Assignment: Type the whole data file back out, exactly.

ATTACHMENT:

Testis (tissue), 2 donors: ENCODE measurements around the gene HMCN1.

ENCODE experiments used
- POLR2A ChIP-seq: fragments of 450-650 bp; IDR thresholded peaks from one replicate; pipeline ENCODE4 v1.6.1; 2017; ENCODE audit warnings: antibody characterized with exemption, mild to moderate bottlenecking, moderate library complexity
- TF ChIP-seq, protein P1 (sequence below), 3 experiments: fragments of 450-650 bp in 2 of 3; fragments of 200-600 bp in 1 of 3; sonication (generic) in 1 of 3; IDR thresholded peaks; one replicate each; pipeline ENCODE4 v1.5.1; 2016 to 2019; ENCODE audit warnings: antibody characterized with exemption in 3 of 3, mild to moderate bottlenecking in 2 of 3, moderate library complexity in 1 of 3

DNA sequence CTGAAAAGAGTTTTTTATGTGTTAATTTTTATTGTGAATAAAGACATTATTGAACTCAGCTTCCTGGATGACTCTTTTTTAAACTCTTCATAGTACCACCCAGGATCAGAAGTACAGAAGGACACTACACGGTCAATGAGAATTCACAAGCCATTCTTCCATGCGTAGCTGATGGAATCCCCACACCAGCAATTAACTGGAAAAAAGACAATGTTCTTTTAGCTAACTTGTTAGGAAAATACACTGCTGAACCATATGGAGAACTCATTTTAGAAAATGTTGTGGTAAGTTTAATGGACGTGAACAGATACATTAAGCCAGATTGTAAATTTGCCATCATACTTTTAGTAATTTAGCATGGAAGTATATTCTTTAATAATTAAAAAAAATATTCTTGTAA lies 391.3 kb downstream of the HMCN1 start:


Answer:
Testis (tissue), 2 donors: ENCODE measurements around the gene HMCN1.

ENCODE experiments used
- POLR2A ChIP-seq: fragments of 450-650 bp; IDR thresholded peaks from one replicate; pipeline ENCODE4 v1.6.1; 2017; ENCODE audit warnings: antibody characterized with exemption, mild to moderate bottlenecking, moderate library complexity
- TF ChIP-seq, protein P1 (sequence below), 3 experiments: fragments of 450-650 bp in 2 of 3; fragments of 200-600 bp in 1 of 3; sonication (generic) in 1 of 3; IDR thresholded peaks; one replicate each; pipeline ENCODE4 v1.5.1; 2016 to 2019; ENCODE audit warnings: antibody characterized with exemption in 3 of 3, mild to moderate bottlenecking in 2 of 3, moderate library complexity in 1 of 3

DNA sequence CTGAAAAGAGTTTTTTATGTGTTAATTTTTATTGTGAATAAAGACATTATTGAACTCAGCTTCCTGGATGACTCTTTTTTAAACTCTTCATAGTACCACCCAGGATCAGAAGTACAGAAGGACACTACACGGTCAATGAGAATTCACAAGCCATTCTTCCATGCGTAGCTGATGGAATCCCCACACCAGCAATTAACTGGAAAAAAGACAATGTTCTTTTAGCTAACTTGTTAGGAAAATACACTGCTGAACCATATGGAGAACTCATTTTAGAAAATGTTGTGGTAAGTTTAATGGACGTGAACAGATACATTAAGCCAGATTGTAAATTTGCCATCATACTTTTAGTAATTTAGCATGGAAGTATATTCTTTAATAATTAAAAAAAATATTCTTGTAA lies 391.3 kb downstream of the HMCN1 start: